Several secondary characters in both books were developed and named with help from fans and friends on Facebook, NaNoWriMo and other sites. For example, Jaco Hunsley, an eccentric older man in Song of the Ancients, crafts fine furniture with a twist: each one has a hidden compartment, built to blend into the flaws in the wood. He made a cabinet for Nicholas's aunt, and we find a major clue in that hidden drawer. I was "gifted" both Jaco's name and his profession from an "adopt a character" thread in the NaNoWriMo (National Novel Writing Month) a couple of years ago. Everything else I built upon that thread.

This year, I have asked Facebook friends to recommend names and descriptions of two characters for my current book-in-progress. Last fall, they helped me name the elderly Hispanic woman who runs Hope House, a house for Mexican refugees who need lodging and food after illegally crossing the border into Arizona. We ending up calling her Senora G., my writing short-cut for Senora Lupe Gutierrez, and contributed name.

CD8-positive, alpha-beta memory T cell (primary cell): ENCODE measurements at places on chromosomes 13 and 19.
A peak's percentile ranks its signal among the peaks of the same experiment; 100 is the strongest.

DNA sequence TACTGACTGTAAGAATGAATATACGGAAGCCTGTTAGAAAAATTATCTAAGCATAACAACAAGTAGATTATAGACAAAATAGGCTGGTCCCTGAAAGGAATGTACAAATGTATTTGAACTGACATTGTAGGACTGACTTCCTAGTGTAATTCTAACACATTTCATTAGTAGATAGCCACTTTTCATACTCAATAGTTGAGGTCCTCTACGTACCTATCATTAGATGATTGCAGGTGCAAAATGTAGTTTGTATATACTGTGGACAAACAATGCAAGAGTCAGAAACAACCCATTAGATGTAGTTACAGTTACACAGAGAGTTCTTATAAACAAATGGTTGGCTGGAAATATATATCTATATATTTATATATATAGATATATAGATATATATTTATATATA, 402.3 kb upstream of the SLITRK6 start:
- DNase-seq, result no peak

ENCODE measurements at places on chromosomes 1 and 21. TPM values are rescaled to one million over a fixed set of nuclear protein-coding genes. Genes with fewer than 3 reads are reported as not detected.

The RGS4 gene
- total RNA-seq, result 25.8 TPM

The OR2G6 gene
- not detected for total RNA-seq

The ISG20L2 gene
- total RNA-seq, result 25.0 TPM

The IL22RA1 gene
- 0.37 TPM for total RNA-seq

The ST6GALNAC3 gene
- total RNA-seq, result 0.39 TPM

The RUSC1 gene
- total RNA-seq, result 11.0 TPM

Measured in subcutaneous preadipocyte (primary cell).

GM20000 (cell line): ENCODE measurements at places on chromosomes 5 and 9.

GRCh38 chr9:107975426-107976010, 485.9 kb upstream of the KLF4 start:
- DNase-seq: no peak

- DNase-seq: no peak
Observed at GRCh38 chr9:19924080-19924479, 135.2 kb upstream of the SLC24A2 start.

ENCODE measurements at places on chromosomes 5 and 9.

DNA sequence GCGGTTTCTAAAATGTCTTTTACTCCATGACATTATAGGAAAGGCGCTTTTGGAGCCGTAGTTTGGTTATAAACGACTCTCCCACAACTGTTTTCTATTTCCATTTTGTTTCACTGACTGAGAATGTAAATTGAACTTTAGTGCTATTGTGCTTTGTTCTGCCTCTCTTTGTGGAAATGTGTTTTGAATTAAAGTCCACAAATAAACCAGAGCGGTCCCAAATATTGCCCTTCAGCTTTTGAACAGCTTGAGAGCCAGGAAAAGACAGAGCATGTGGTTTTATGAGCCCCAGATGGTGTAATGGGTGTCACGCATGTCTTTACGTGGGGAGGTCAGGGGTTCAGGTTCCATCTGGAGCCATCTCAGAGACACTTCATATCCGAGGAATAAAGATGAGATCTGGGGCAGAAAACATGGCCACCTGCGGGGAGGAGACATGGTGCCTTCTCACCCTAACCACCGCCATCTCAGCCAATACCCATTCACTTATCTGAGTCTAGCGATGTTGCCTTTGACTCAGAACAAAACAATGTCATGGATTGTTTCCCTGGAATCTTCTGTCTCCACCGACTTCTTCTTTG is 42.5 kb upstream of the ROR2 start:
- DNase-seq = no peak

Last week, Facebook readers again came to my rescue, contributing a description and fleshing out my backstory for the Cochise County Medical Examiner, Shep Peterson. He is now described in chapter 10 as a, "silver wolf of a man with the wire-rim glasses and a faint Scottish brogue." Readers also gave me his reason for working in the middle-of-nowhere Arizona, despite his medical degree from Stanford, one of the most prestigious med schools in the nation. They told me he owns a small ranch and breeds horses, his true work of love. I placed the ranch near Oro Valley just north of Tucson, and am having him breed Quarter horses. His breeding lines and credentials for raising roping horses are legendary on the rodeo circuit from Cheyenne to Dodge City. His son, Robbie, works as a cattle roper on the circuit currently, but Peterson knows he will return to his dad's ranch to work when he retires from rodeo riding. And, voila! A new character is born!